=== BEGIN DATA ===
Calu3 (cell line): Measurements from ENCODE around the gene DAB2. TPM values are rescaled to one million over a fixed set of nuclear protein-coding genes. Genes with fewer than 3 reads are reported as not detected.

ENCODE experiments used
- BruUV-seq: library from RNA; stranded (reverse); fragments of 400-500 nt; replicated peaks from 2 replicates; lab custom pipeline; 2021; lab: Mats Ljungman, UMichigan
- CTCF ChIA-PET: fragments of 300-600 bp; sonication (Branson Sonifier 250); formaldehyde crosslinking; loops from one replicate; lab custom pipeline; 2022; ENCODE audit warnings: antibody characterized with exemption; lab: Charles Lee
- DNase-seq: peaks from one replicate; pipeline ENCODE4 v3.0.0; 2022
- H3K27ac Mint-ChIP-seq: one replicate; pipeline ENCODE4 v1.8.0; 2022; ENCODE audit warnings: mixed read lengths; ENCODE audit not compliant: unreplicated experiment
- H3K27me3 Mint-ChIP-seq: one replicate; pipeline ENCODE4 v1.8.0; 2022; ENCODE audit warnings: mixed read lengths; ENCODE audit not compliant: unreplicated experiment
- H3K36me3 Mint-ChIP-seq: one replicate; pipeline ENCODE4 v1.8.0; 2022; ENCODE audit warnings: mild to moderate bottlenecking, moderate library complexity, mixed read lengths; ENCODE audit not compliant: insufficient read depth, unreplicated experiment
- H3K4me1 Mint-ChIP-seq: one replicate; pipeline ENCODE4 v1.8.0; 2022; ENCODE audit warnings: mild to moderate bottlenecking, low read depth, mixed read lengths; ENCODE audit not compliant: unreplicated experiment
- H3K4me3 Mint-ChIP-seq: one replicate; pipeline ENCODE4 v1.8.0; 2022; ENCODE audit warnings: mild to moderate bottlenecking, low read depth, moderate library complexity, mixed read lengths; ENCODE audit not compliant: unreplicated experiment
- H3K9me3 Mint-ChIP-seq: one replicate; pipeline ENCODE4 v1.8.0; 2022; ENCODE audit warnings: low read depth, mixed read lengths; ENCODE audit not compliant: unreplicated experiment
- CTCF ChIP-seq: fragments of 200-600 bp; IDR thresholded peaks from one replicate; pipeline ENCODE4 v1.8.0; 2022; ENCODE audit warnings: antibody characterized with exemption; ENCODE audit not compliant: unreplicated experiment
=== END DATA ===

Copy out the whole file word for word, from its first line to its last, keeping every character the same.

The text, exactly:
Calu3 (cell line): Measurements from ENCODE around the gene DAB2. TPM values are rescaled to one million over a fixed set of nuclear protein-coding genes. Genes with fewer than 3 reads are reported as not detected.

ENCODE experiments used
- BruUV-seq: library from RNA; stranded (reverse); fragments of 400-500 nt; replicated peaks from 2 replicates; lab custom pipeline; 2021; lab: Mats Ljungman, UMichigan
- CTCF ChIA-PET: fragments of 300-600 bp; sonication (Branson Sonifier 250); formaldehyde crosslinking; loops from one replicate; lab custom pipeline; 2022; ENCODE audit warnings: antibody characterized with exemption; lab: Charles Lee
- DNase-seq: peaks from one replicate; pipeline ENCODE4 v3.0.0; 2022
- H3K27ac Mint-ChIP-seq: one replicate; pipeline ENCODE4 v1.8.0; 2022; ENCODE audit warnings: mixed read lengths; ENCODE audit not compliant: unreplicated experiment
- H3K27me3 Mint-ChIP-seq: one replicate; pipeline ENCODE4 v1.8.0; 2022; ENCODE audit warnings: mixed read lengths; ENCODE audit not compliant: unreplicated experiment
- H3K36me3 Mint-ChIP-seq: one replicate; pipeline ENCODE4 v1.8.0; 2022; ENCODE audit warnings: mild to moderate bottlenecking, moderate library complexity, mixed read lengths; ENCODE audit not compliant: insufficient read depth, unreplicated experiment
- H3K4me1 Mint-ChIP-seq: one replicate; pipeline ENCODE4 v1.8.0; 2022; ENCODE audit warnings: mild to moderate bottlenecking, low read depth, mixed read lengths; ENCODE audit not compliant: unreplicated experiment
- H3K4me3 Mint-ChIP-seq: one replicate; pipeline ENCODE4 v1.8.0; 2022; ENCODE audit warnings: mild to moderate bottlenecking, low read depth, moderate library complexity, mixed read lengths; ENCODE audit not compliant: unreplicated experiment
- H3K9me3 Mint-ChIP-seq: one replicate; pipeline ENCODE4 v1.8.0; 2022; ENCODE audit warnings: low read depth, mixed read lengths; ENCODE audit not compliant: unreplicated experiment
- CTCF ChIP-seq: fragments of 200-600 bp; IDR thresholded peaks from one replicate; pipeline ENCODE4 v1.8.0; 2022; ENCODE audit warnings: antibody characterized with exemption; ENCODE audit not compliant: unreplicated experiment